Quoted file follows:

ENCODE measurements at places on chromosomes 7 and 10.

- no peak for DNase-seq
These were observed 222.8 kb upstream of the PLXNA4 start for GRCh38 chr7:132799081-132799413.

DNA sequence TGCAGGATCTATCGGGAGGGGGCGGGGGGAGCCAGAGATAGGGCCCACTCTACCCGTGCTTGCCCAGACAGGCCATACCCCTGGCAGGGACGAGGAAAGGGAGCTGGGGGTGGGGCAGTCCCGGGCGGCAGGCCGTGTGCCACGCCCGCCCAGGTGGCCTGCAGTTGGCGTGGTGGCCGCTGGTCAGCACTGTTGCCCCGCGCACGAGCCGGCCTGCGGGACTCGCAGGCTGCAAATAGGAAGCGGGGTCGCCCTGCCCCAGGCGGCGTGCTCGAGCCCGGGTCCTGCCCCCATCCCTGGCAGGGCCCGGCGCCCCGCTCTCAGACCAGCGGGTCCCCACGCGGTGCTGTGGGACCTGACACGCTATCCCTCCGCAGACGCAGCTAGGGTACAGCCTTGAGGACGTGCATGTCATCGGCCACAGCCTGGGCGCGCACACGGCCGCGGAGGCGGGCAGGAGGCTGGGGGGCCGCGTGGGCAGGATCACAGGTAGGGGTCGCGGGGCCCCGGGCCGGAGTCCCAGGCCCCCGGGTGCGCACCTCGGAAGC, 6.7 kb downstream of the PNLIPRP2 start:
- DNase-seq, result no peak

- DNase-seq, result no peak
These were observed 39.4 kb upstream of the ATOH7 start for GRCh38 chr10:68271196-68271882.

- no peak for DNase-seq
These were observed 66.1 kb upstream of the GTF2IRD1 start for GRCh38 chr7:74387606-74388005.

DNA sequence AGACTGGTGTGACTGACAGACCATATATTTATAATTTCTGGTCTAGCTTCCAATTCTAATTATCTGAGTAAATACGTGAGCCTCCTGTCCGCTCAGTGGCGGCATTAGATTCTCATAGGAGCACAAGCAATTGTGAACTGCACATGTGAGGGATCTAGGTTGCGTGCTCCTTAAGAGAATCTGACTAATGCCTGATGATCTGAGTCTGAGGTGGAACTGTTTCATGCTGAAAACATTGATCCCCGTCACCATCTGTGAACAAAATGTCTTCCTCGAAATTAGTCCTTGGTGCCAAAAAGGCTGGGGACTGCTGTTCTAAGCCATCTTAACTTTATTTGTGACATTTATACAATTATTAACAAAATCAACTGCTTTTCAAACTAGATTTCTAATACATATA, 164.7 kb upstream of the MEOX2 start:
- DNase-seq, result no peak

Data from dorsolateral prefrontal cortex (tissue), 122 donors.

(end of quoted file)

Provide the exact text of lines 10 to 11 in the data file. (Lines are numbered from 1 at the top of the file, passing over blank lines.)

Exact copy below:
DNA sequence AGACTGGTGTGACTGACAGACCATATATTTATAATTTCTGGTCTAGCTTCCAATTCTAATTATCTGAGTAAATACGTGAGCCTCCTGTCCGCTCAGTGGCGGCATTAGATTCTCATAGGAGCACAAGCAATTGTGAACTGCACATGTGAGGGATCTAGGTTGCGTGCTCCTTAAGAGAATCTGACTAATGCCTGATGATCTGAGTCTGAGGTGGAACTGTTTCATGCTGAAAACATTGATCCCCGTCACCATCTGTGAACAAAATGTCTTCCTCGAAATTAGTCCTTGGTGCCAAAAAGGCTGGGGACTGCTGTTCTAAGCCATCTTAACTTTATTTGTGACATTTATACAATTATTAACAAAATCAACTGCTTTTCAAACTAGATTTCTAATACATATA, 164.7 kb upstream of the MEOX2 start:
- DNase-seq, result no peak